Dismiss Notice
Join Physics Forums Today!
The friendliest, high quality science and math community on the planet! Everyone who loves science is here!

NPN and PNP transistors and load

  1. Apr 7, 2013 #1
    I've been playing with transistors on a circuit simulator and found that it doesn't matter on an NPN transistor whether I put the load on the collector or emitter side, the load still has the same current flowing through it. The same is true for the PNP transistor, however when I physically wired a pnp inductive sensor up to a relay with the load on the collector side there was not enough current flowing through the relay to activate it, can anyone explain why ?
    I have wired up PNP and NPN componants in certain ways for years but don't really know why.
    Kind regards
  2. jcsd
  3. Apr 7, 2013 #2


    User Avatar
    2017 Award

    Staff: Mentor

    NPN (and PNP) transistors are not symmetric in their layout. While it might be possible to operate them in the wrong direction in some cases, don't expect the same performance all the time.
  4. Apr 7, 2013 #3


    User Avatar
    Science Advisor

    If you have a large resistor in the emitter circuit then there will be a large voltage across it.
    So, you need a larger voltage than this on the base. This is because the base voltage has to be about 0.7 volts more positive than the emitter.

    An emitter follower has a voltage gain of less than one so it needs a very large input voltage compared to a common emitter circuit.
  5. Apr 7, 2013 #4
    The circuit simulator may be giving you an unrealistic zero source-impedance power source, which can mask some circuit errors. You really need to provide more detail of the circuit - and in particular show how you're driving the base.
  6. Apr 7, 2013 #5
    I've attached some examples of the circuits on the circuit simulator, when I wired the circuit in reality I used a inductive proximity so the base was obviously driven in a different way.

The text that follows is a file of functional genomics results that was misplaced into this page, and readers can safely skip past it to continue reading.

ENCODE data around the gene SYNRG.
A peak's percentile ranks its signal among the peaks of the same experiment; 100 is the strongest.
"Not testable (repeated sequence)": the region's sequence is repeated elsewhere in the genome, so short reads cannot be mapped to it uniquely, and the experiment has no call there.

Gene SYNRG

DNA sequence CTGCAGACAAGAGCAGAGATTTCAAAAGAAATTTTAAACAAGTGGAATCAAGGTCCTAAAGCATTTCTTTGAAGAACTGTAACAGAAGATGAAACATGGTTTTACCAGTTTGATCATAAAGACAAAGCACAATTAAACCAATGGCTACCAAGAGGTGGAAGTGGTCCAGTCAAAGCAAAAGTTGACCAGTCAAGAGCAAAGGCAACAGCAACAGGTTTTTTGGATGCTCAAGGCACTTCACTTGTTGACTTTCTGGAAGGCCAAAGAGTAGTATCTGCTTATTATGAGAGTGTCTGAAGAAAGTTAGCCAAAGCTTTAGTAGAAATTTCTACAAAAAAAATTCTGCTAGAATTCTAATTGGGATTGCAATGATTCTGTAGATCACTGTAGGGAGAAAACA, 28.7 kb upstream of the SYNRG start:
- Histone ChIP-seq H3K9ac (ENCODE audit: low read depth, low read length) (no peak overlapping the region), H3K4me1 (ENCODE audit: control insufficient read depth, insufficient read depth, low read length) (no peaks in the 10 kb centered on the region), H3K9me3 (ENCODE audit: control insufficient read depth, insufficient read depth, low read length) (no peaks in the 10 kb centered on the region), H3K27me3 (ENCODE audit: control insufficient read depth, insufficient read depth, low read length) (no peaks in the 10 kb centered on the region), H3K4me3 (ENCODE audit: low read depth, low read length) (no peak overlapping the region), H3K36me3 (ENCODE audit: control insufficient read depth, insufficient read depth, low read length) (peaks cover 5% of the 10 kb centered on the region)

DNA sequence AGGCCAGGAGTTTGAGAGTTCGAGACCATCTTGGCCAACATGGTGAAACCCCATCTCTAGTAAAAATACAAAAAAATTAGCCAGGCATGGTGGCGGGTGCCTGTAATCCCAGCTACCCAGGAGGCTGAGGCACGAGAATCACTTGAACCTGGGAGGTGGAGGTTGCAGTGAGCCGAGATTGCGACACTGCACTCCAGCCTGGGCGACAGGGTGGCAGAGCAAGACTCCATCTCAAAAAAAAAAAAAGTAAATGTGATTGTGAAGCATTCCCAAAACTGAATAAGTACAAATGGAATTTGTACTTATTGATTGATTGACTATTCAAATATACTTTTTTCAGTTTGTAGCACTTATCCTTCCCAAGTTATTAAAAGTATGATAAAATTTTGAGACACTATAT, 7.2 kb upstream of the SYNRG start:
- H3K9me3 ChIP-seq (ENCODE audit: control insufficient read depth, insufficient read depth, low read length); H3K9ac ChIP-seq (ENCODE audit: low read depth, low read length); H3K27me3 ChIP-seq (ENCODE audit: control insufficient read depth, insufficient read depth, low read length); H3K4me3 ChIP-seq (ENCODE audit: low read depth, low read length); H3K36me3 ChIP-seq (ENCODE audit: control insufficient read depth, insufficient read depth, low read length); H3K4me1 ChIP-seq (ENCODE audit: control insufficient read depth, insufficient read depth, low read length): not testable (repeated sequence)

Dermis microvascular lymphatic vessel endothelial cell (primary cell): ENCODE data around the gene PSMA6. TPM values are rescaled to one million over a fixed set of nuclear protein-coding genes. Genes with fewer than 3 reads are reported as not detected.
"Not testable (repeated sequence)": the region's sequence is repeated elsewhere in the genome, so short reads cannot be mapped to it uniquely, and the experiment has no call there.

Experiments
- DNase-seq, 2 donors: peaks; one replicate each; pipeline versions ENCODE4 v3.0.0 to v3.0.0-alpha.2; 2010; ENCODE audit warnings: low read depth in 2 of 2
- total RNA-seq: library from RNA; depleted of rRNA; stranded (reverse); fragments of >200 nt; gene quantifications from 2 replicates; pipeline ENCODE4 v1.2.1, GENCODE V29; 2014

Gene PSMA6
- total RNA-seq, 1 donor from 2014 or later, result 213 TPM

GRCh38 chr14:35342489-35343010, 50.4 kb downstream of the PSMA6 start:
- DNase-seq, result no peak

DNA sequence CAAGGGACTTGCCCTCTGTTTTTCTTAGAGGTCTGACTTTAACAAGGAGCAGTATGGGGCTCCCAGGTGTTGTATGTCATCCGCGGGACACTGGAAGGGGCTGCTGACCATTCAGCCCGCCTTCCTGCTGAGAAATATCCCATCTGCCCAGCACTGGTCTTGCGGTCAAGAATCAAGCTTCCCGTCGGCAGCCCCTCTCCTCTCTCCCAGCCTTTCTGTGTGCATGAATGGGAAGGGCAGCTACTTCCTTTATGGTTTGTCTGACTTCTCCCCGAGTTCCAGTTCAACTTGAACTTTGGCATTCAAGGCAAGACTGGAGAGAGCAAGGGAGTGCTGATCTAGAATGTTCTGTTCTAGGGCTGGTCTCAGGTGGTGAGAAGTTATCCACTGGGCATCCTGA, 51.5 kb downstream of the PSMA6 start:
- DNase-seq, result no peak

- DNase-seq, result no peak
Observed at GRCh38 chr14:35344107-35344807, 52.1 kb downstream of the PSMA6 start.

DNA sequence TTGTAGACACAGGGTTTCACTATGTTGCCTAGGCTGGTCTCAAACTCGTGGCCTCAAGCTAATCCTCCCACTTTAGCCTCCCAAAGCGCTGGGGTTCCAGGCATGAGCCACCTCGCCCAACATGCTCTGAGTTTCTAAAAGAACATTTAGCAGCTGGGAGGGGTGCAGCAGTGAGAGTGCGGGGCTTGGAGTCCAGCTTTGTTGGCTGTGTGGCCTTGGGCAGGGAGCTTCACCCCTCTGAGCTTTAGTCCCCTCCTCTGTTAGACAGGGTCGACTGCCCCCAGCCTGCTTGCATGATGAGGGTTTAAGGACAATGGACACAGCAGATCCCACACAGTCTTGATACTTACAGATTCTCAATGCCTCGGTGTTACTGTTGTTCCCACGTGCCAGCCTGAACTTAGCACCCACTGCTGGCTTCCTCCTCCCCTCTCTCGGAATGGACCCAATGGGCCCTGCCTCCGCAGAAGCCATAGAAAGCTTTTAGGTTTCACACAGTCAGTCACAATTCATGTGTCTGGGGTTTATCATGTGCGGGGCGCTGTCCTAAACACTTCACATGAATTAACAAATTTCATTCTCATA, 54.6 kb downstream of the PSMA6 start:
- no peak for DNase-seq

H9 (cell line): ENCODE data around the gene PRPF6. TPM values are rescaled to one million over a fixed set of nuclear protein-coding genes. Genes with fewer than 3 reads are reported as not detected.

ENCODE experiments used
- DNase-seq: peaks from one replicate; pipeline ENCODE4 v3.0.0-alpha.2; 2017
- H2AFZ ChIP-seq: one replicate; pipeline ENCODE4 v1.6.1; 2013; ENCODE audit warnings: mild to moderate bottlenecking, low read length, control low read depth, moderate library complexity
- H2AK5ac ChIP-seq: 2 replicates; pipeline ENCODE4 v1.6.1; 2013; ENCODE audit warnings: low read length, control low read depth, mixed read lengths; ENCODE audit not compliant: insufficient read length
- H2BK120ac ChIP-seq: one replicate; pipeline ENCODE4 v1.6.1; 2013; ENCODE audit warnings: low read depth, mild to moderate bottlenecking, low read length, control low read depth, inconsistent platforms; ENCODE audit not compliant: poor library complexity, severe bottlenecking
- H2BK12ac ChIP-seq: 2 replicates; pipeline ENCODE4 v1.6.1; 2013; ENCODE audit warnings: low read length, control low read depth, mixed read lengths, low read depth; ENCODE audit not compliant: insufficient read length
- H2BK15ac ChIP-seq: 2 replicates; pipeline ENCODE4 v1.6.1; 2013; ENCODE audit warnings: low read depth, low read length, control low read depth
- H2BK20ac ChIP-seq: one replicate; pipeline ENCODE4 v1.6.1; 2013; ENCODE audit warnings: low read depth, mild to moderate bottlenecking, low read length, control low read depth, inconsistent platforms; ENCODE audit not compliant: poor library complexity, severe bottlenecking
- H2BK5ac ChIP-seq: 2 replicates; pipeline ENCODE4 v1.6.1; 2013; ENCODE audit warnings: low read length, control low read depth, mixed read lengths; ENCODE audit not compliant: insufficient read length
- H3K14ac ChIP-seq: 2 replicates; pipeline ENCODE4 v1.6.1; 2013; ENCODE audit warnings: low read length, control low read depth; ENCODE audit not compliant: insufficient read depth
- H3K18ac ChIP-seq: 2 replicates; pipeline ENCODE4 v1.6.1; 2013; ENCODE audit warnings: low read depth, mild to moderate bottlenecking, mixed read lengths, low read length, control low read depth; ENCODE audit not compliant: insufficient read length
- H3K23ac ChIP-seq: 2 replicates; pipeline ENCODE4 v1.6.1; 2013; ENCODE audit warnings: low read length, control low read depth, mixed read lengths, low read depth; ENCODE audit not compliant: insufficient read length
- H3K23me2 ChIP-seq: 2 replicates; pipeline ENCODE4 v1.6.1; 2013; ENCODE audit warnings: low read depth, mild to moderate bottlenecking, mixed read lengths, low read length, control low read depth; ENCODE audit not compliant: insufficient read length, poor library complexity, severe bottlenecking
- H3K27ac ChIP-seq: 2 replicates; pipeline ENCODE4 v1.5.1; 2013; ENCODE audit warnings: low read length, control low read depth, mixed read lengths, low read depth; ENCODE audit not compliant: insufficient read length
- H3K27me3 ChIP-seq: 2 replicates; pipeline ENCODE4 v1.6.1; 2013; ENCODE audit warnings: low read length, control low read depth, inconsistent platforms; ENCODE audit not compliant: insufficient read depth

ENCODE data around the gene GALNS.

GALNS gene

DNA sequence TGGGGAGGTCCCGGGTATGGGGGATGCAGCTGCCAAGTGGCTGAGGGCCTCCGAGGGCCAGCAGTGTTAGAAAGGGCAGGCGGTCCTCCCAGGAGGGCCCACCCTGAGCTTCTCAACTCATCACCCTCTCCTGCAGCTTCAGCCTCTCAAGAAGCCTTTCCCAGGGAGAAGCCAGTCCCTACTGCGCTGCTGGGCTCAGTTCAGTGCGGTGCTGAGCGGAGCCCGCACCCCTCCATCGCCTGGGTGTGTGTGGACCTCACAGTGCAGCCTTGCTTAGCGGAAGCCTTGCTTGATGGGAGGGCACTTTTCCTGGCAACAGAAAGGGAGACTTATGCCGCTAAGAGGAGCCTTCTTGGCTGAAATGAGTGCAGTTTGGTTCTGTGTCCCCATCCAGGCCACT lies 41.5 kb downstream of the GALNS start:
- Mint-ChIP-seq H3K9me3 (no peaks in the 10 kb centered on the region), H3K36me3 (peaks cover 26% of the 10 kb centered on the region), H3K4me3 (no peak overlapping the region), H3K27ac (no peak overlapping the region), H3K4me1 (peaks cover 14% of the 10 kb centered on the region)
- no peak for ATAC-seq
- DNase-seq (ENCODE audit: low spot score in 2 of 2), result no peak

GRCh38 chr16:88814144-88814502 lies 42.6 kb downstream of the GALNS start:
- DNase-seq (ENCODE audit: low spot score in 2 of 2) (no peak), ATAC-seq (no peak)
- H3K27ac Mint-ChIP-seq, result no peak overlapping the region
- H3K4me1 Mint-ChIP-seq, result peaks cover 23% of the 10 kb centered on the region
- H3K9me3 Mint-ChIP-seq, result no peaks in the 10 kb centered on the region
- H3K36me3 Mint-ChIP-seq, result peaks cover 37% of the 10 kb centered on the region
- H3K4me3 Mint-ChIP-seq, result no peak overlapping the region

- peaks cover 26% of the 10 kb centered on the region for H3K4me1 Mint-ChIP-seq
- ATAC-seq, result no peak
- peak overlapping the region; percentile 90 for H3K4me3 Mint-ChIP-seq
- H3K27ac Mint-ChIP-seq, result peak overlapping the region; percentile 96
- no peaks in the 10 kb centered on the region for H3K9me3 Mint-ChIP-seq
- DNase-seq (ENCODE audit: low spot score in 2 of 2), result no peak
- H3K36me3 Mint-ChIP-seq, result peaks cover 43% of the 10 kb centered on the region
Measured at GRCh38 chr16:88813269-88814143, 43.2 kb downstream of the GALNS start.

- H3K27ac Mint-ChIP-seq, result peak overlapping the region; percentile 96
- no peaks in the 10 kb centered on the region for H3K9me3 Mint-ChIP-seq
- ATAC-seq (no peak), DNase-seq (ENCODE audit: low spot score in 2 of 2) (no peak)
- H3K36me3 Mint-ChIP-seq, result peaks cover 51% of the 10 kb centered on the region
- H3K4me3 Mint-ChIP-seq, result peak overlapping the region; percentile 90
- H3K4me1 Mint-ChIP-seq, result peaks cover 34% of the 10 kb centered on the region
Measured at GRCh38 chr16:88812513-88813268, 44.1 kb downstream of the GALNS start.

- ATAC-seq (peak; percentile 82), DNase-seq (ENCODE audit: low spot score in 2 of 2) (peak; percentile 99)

Thanks for your answers

    Attached Files:

  7. Apr 7, 2013 #6
    Those circuits don't really convey anything - they're just using the transistor as a diode, and the only difference between the configurations is the order of the battery and the load - which is irrelevant. For this to make any sense, you'll have to provide details of the base driving.
  8. Apr 8, 2013 #7
    Hi Sylvia,
    That is my question really, I have set up these simple on the circuit simulator and observed that arrangement of the load and DC voltage source doesn't matter to the current in the circuit. However when I tried to replicate the PNP circuit shown using a bench power supply unit (the DC voltage source), and inductive proximity sensor(the PNP transistor) and a relay (the load), it would not work. Are you saying that if I just used a PNP transistor and wired them the same as the circuit simulator diagram I have attached they would behave in the same way ?
  9. Apr 8, 2013 #8
    I would expect the relay coil to be energised in both cases, as soon as the power is applied.

    Note, BTW, that you need a diode across the relay coil in real circuits, or you'll quite likely destroy the transistor when you try to turn the coil current off.
Share this great discussion with others via Reddit, Google+, Twitter, or Facebook